The Flemish Hunting Deck, also known as the Cloisters set of fifty-two playing cards and Hofjaren Jachtpakket (in Dutch), is a set of fifty-two playing cards owned by the Metropolitan Museum of Art, New York, United States. It is significant in that it is the only complete set of ordinary playing cards from the fifteenth century. Estimate ranges of manufacture are between 1470 and 1480.
The cards are hand-drawn and painted on pasteboard, with highlights of gold and silver, in the contemporary technique for illuminated manuscripts. Printed playing-cards had already appeared, by the Master of the Playing Cards and others.
The set of cards is a complete regular set of playing cards, consisting of four suits with a king, queen, jack and ten pip cards. The suits are based on hunting items, consisting of game nooses, hound tethers, horns, and dog collars. It is the only complete set of ordinary playing cards from the fifteenth century. The shown figures display fashion of the era, with short jackets, shortly cut hair and pointy shoes.
The set was most likely made in the Southern Netherlands and Flanders specifically. The set was most likely manufactured between 1470 and 1480. Research on the paper determined that it was made in or before 1450. The first of the two present watermarks originates in France and eastern Flanders and was used between circa 1464 and 1480. The second watermark was used in southern Flanders and the northern Lowlands between circa 1468 and 1479.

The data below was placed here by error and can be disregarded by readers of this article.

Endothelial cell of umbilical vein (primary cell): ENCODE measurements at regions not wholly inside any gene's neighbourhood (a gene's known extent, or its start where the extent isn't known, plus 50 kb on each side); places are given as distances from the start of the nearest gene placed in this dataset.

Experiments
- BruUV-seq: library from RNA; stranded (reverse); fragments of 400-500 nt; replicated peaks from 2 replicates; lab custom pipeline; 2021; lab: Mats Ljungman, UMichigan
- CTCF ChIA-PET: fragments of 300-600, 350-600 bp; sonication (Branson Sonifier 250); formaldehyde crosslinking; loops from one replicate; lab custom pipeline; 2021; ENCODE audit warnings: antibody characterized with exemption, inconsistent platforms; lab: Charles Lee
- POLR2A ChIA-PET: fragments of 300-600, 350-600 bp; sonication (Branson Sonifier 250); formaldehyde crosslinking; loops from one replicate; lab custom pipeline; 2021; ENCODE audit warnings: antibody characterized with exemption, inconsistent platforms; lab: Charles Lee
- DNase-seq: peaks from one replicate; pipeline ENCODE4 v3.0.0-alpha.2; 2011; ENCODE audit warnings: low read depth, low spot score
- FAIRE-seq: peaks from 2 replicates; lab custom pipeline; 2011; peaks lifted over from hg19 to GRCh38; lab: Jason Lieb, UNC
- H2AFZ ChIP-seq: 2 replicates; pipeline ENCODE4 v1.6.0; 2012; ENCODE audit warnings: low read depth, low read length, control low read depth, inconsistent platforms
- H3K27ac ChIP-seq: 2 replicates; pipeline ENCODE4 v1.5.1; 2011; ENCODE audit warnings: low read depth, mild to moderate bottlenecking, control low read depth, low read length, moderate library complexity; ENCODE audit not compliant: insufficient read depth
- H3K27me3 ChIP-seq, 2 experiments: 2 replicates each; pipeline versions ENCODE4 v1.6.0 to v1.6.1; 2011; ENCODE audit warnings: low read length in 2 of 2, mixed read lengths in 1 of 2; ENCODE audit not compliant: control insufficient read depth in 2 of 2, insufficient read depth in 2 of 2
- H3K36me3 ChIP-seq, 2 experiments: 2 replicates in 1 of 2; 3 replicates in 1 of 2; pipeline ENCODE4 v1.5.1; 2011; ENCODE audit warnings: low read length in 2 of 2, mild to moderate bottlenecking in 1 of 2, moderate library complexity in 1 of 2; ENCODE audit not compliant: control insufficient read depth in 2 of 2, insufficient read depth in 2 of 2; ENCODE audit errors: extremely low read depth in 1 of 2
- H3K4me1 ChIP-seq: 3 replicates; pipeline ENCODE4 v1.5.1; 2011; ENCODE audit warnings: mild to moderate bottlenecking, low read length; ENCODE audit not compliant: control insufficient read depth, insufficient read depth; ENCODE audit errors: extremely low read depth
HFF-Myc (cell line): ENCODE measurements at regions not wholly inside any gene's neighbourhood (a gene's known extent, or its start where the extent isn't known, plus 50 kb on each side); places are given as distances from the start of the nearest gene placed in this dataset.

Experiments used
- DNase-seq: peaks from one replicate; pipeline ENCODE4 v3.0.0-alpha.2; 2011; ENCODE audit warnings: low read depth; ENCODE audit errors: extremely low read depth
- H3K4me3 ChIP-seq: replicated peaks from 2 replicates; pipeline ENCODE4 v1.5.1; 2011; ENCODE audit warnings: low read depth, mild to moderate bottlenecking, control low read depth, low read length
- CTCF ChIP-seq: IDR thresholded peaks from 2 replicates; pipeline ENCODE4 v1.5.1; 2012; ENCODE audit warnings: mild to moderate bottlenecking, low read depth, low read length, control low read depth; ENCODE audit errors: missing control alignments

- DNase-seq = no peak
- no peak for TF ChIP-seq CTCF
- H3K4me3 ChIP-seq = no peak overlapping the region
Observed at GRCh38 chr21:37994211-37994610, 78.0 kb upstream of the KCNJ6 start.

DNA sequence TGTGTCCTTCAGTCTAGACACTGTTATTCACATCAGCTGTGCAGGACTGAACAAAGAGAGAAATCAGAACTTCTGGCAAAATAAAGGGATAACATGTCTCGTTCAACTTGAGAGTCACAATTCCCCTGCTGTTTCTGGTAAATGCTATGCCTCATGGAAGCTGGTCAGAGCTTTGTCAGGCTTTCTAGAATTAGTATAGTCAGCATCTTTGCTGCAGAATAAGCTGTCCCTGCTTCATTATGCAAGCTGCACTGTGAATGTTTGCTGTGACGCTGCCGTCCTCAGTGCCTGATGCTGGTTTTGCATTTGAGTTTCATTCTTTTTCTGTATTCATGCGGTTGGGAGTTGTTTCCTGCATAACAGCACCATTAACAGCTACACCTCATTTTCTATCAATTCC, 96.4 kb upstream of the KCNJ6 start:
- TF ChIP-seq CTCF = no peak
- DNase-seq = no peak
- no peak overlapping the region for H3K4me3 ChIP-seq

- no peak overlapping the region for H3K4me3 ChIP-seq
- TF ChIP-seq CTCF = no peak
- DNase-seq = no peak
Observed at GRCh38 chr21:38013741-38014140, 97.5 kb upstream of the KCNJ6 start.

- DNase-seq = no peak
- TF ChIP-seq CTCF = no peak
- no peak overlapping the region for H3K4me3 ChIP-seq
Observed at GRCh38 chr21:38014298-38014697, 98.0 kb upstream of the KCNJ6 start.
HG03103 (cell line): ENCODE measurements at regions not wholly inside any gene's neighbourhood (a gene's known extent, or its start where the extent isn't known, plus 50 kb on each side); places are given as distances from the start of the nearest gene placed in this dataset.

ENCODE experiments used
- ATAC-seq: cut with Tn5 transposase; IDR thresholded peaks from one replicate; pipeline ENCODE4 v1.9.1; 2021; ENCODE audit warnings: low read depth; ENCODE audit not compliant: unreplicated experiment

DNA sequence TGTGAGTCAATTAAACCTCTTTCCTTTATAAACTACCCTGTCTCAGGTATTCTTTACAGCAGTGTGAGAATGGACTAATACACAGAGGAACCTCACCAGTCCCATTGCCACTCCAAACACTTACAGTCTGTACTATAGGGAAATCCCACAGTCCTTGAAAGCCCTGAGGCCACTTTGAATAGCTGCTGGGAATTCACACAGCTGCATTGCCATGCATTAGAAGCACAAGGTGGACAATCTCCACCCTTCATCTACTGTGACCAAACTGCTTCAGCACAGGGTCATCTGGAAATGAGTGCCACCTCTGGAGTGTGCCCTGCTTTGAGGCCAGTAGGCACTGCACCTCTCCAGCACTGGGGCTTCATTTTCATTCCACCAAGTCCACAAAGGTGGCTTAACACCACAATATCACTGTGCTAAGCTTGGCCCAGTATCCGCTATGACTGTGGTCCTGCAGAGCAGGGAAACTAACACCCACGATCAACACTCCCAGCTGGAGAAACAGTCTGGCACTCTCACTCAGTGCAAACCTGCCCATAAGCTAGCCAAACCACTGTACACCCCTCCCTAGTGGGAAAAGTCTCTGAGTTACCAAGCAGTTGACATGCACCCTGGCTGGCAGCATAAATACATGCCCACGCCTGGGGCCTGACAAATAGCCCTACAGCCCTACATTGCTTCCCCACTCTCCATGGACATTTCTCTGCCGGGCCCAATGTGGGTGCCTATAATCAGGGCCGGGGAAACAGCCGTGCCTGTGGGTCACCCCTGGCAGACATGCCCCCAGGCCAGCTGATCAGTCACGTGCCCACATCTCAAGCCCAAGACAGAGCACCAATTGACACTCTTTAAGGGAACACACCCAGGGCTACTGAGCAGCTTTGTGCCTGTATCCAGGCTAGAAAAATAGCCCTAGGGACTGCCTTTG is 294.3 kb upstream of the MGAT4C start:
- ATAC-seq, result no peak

The cards are in very good condition, indicating they were used very little or not at all.
The set of cards was up for auction at Hôtel Drouot in Paris, France on 12 December 1978. In the auction catalogue it was mentioned as an incomplete set of tarot cards dating from the sixteenth century. Harrie Kenter, a Dutch antiques dealer from Amsterdam paid 8,000 Dutch guilder for it, believing it to be an older object.
Kenter kept the set for some years, even cycling with it in his coat pocket through Amsterdam, which his insurance company later prohibited him from doing. Kenter determined it was best to auction off the set after only being able to show the set to others at a secure location at a bank. On 6 December 1983 the set of cards was sold at Sotheby's in London for U.S.$143,000. Kenter was transported to the auction house under a police escort. The Metropolitan Museum of Art bought the set of cards and it is now part of The Cloisters collection.